Started in 2009 by designer and Illustrator friends Chris Gove and Luke Stenzhorn, who were joined shortly after by menswear designer Olivia Hegarty, Percival‘s focus is on British-made quality workmanship, timeless styling and clever detailing over trend-led, disposable fashion. Since its inception the tailored, young menswear label had primarily been selling online and at successful pop-ups from Convent Garden, to cities in Japan and the US.
After having received acclaim from magazines such as GQ Style, Monocle and Drapers – as well as a growing fan base – Percival took the next step and opened their flagship store in London’s Soho. We caught up with Luke Stenzhorn at the Percival studio (based below the store on Berwick St) to find out a little more about the space as well as his day to day schedule, and plans for the label.
Where is your studio based and how long have you been there?
Our studio is now based in the basement floor underneath our shop on Soho’s Berwick Street. We have only been here for 8 months, having moved from The Print House in Dalston (where we were for 3 years).
How would you describe your workspace?
I would describe it as a space of calculated disorder. It’s a relatively small space, so as a result it feels really alive and enterprising with everyone down there working on separate aspects of the business. We have design ideas plastered over all the walls and well organised units for fabric swatches – it can be quite an inspiring place to work really.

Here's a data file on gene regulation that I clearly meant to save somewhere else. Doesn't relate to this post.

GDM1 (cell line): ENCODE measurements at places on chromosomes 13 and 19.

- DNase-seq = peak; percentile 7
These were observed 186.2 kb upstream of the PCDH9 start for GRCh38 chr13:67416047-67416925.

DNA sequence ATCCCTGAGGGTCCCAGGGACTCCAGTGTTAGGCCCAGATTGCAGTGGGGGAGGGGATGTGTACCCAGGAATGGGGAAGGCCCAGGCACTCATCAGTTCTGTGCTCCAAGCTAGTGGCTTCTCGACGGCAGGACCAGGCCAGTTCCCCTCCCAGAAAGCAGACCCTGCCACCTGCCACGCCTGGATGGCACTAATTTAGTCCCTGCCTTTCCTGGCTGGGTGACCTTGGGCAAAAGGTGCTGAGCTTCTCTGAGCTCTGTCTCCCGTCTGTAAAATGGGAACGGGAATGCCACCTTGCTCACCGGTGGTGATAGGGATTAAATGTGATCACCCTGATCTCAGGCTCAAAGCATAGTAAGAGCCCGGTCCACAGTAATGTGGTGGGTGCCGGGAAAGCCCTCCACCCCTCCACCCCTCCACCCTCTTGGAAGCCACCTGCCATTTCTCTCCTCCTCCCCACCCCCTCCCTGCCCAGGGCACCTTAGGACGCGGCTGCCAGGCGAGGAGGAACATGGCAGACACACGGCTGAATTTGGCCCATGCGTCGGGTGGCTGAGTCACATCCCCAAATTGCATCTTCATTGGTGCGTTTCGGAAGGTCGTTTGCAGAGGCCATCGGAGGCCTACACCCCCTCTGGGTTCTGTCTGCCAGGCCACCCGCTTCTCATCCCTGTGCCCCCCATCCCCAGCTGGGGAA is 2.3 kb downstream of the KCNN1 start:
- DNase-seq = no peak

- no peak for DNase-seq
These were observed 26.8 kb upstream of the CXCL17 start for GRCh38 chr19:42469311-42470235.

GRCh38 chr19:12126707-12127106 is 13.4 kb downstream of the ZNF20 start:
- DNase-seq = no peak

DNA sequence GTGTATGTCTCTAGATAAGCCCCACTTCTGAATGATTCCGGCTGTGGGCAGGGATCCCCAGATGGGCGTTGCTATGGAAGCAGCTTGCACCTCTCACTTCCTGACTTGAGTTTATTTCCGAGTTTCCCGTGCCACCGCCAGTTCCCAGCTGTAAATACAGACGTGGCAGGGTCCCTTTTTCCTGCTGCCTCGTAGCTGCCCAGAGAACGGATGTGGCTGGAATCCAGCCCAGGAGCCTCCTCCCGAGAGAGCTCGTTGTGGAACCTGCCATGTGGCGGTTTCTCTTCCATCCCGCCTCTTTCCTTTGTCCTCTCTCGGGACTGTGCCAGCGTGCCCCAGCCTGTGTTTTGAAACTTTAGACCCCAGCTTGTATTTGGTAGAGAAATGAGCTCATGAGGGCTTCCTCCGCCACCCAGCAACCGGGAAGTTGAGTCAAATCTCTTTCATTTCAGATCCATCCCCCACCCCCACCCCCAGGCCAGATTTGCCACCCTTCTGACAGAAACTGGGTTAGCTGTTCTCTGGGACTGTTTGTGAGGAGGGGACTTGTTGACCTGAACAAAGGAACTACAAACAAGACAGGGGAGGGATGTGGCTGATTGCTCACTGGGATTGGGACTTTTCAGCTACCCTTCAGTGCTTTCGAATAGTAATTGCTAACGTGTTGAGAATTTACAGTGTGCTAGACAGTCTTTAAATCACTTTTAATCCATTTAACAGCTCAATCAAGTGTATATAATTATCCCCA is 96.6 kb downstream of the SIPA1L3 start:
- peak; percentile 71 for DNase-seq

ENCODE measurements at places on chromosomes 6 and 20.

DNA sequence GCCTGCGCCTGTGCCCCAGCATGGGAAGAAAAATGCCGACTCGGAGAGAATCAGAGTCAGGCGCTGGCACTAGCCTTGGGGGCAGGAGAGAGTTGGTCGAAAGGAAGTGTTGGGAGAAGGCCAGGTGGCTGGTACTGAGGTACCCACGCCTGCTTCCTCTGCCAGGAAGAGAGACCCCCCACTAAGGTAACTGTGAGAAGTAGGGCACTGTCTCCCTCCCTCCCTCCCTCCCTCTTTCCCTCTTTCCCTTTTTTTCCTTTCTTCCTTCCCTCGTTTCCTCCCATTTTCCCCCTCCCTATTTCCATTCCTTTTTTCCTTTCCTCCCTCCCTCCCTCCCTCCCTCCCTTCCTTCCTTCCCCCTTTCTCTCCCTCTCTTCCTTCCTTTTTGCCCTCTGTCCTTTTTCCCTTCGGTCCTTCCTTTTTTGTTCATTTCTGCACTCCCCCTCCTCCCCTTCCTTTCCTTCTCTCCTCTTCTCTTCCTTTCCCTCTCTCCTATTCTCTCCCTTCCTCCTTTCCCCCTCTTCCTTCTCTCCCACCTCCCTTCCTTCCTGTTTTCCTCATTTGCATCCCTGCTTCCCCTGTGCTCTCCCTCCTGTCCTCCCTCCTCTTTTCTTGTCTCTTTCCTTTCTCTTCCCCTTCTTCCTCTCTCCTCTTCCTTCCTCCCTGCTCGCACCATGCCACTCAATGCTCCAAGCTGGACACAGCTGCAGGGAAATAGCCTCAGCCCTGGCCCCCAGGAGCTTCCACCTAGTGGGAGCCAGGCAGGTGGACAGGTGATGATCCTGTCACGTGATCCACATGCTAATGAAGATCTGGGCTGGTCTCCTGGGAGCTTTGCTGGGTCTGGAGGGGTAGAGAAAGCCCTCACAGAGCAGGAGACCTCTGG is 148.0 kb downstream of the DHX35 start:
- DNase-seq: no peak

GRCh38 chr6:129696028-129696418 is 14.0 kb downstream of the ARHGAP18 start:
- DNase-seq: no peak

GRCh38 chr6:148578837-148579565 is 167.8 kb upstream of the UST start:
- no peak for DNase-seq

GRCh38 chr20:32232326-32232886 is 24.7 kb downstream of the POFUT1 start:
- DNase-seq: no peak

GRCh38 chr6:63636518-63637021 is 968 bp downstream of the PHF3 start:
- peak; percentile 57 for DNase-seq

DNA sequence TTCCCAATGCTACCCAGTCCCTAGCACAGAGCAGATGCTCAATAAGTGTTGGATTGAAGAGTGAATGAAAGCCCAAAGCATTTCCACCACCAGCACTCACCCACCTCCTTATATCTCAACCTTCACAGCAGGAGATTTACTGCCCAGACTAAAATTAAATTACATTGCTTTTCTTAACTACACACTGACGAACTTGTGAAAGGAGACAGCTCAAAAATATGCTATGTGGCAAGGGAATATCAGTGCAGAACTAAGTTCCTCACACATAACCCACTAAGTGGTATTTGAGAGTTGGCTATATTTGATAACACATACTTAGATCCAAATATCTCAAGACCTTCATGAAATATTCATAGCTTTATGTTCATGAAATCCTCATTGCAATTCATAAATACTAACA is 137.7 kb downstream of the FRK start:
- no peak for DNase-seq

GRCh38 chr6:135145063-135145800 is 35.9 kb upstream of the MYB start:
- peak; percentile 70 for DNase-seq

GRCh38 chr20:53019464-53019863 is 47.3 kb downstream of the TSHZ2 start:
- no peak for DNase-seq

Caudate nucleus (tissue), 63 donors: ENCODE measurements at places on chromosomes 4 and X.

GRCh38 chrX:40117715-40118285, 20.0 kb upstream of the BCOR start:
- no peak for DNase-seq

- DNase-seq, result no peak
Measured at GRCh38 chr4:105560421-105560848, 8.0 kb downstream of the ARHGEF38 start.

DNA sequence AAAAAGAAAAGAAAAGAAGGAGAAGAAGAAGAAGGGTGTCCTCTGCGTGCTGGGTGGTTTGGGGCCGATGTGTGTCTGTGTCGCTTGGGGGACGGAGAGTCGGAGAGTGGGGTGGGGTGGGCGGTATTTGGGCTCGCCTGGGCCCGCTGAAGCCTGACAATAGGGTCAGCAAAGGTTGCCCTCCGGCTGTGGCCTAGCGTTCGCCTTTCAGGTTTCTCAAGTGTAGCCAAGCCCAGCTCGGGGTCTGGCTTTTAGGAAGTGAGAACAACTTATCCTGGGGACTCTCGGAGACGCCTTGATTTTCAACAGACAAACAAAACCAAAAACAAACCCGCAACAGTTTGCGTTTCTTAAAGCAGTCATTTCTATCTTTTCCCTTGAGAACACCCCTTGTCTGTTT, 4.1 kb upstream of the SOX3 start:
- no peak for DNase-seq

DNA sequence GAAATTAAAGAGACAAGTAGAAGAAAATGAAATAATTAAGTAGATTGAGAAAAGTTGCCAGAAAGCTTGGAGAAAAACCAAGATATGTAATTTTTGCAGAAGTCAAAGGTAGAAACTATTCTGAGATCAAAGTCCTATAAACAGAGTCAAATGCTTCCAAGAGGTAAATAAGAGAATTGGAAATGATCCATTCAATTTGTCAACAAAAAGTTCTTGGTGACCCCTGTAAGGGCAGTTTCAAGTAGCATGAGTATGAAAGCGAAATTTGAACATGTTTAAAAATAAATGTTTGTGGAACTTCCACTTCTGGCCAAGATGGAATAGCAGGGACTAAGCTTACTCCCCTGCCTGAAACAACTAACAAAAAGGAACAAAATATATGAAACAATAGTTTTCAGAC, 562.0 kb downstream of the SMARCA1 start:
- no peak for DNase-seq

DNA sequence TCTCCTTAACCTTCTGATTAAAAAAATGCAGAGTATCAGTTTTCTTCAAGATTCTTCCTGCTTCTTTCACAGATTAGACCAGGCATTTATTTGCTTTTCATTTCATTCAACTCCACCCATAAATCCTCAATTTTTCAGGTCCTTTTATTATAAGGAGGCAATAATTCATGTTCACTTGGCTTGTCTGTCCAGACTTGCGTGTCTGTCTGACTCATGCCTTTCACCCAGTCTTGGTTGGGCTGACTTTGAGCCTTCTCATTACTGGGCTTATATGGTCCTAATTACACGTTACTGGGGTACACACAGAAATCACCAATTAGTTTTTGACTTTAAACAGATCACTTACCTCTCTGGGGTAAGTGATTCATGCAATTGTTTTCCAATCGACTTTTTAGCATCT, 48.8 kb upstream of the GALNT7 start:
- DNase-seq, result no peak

Tell us a little about your average daily schedule
I wake up at 7am, have some porridge, go to the gym and get to the shop for around 10am. From then on no two days are the same at all, it really depends on the tasks at hand. At the moment we are designing and sampling SS14, so days are spent around the pattern cutting table discussing ideas and trying things out. The shop closes at 8pm but we are usually there beyond that. We have a very small team and the work load is pretty unforgiving.
At what time of day are you most productive?
The morning really. I start to get restless after lunch and get on everyones nerves.
How did the idea for Percival come about?
It’s hard to say really, it’s just kind of snowballed. We started out as just making clothes for ourselves. We then decided to do a very small collection and from then on there was enough interest to continue. It’s a completely different entity nowadays.
What can we expect from the next collection?
Our Autumn / Winter 2013-14 collection balances striking textural and graphic elements. Escher-inspired patterns feature throughout the collection in the form of digital prints, two-tone jacquards and same colour intarsia knits.
Where would you like to see the label in 5 years time?
I’d love to see us open another store or two – possibly one abroad; I’d love to see our wholesale blossoming and i’d love us to be doing womenswear!
Interview and Photographs by Patricia Karallis / Published 23 May 2013